Slick Rick Perry
When James Richard Perry was an elementary school student in the desolate, isolated community of Paint Creek, in the far northwest corner of Texas, he won his first election — for the post of King of the Paint Creek School Carnival — by handing out pennies to fellow students for votes.
It was the last election he’s had to buy. Ever since Rick Perry decided to run, as a Democrat, for the Texas State House in 1984, he’s floated upwards through the ranks of state politics like a helium balloon. For the last quarter century, Perry has been a formidable figure in Texas politics: always making moves at precisely the right time. Perry will have been governor for 15 years by the time his current term expires, and yet his political missteps are few and far between. As the man from Paint Creek runs for the Presidency, Democrats who underestimate Perry’s political acumen do so at their own peril.
Perry’s play for the top job seems like a natural evolution of a blessed political career. And in typical Perry fashion, the path to the nomination has unfolded courteously before the candidate’s eyes: barring a scandal or serious gaffe, the Texan is set to clinch the GOP candidacy.
With months to go before the Iowa caucus, Perry’s double-digit lead in the polls doesn’t mean much, but it seems to indicate that Perry is the only candidate who can bridge fissures in a fractured and agitated Republican party. It’s possible to divide GOP primary voters into three broad categories. First, the Christian right, who care primarily about social issues. Second, fiscal conservatives, the business class, who constitute the moneyed and “respectable” wing of the party. Third, the Tea Party, which practice a very particular kind of fanatical populist politics that blends social and fiscal matters together. Unlike other frontrunners like Mitt Romney and Michelle Bachmann, Perry can make a case to all three.
In the early years of his governorship, Perry cared little for religious politics. But recently, he has secured the support of many of the nation’s most important evangelical leaders. ‘The Response,’ a prayer rally headlined by Perry and held in that most holy of places, Houston’s Reliant Stadium, has gone a long way to introducing Perry to the national evangelical community. Bachmann, the previous evangelical favorite, has seen her poll numbers plummet — which implies that Christian Republicans are looking elsewhere.
Many of the fiscal conservatives who care little for social issues prefer Romney. But Perry appears to be making rapid headway. He’s spent much of his time talking up Texas’ economic model, which puts a premium on economic growth above regulatory protections or social services. On September 20, Perry attended a fundraiser in New York City held by the disgraced former head of AIG, Hank Greenberg. It was a crucial test of his ability to draw support from Wall Street.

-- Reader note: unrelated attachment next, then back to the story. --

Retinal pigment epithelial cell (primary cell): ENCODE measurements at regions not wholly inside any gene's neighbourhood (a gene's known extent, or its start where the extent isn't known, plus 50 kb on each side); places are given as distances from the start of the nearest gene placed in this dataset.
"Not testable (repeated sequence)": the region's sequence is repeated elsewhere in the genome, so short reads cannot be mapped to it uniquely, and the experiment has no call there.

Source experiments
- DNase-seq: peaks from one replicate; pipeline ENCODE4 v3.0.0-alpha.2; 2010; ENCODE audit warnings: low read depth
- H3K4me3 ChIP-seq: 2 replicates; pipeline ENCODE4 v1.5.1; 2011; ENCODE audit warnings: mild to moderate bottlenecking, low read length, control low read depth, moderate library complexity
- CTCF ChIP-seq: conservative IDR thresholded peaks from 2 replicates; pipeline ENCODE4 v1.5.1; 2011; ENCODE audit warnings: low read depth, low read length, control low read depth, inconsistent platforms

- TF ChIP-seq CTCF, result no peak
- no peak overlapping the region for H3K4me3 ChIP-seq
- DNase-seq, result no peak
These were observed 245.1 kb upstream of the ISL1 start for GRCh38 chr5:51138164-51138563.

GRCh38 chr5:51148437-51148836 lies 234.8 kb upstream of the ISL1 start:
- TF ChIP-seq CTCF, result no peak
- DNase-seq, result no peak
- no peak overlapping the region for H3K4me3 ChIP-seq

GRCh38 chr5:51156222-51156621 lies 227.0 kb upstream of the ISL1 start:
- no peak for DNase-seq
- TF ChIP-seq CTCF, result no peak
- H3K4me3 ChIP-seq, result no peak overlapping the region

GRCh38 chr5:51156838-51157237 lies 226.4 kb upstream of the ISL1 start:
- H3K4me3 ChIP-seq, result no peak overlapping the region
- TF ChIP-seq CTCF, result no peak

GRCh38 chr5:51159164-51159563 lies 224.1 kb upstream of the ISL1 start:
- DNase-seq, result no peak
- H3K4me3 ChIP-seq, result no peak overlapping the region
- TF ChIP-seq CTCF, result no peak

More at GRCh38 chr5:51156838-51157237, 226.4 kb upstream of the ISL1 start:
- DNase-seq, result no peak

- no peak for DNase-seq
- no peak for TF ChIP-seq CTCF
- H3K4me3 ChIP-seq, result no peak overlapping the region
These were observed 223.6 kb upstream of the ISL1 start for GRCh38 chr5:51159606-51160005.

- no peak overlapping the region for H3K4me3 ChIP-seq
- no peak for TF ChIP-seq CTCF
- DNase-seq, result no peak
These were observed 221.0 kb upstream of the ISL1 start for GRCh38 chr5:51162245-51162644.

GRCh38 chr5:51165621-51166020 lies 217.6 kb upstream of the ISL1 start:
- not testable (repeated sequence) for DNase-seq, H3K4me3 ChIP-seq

As for the Tea Party, if Perry can obscure the fact that he has often governed to the left of his public persona, he will find a strong base of support. At a Tea Party-sponsored debate for Republican candidates September 12, the audience of activists enthusiastically supported many things the media previously declared to be gaffes — namely, his declaration that Social Security was a “Ponzi scheme.”
Another factor, often overlooked, runs in Perry’s favor. As the former chairman of the Republican Governor’s Association, Perry has direct — and often personal — relationships with every Republican governor, including those in important primary states like South Carolina and Iowa, and in general election swing states like Ohio, Virginia and Pennsylvania. Compare this to Romney, who hasn’t held elected office in four years.
It will be months before Democrats face Perry in a general election, if he gets that far — but as yet, liberals have done a remarkably poor job of generating lines of attack against the governor. Attacks on Perry’s personality, or his stances on social issues, will have much less resonance this cycle, when the sole concern of most voters is our decrepit economy. But so far, that appears to be all Democrats can manage.
As for the economy, unemployed, foreclosed independents in Indiana and Florida are unlikely to be swayed by Democrats’ arguments that the explosive growth of the Texas economy under Perry has come at the cost of income inequality and awful government services. If the theme of the 2012 election is job creation, Obama will be outperformed every day of the cycle.
There are more promising tactics for both Obama and Romney. The idea that Perry has drawn a government paycheck since 1985 seems to fly in the face of his anti-government ethos. He is a man of the establishment, very solidly so. And he is beset by ethical problems — to take one example, he become a millionaire on the back of real estate deals assisted by a disgraced Austin developer, Gary Bradley, who ended up owing more than $100 million to the federal government.
Perry’s critics say the governor is an empty vessel full of fuel — a charismatic, folksy template upon which policy positions can be imprinted like decals on a well-coiffed action figure, and whose success in politics is mostly due to luck. But Democrats shouldn’t be too quick to dismiss the governor as a fortunate dunce. He knows what moves to make and when to make them. His path to the White House may be clearer than many care to believe.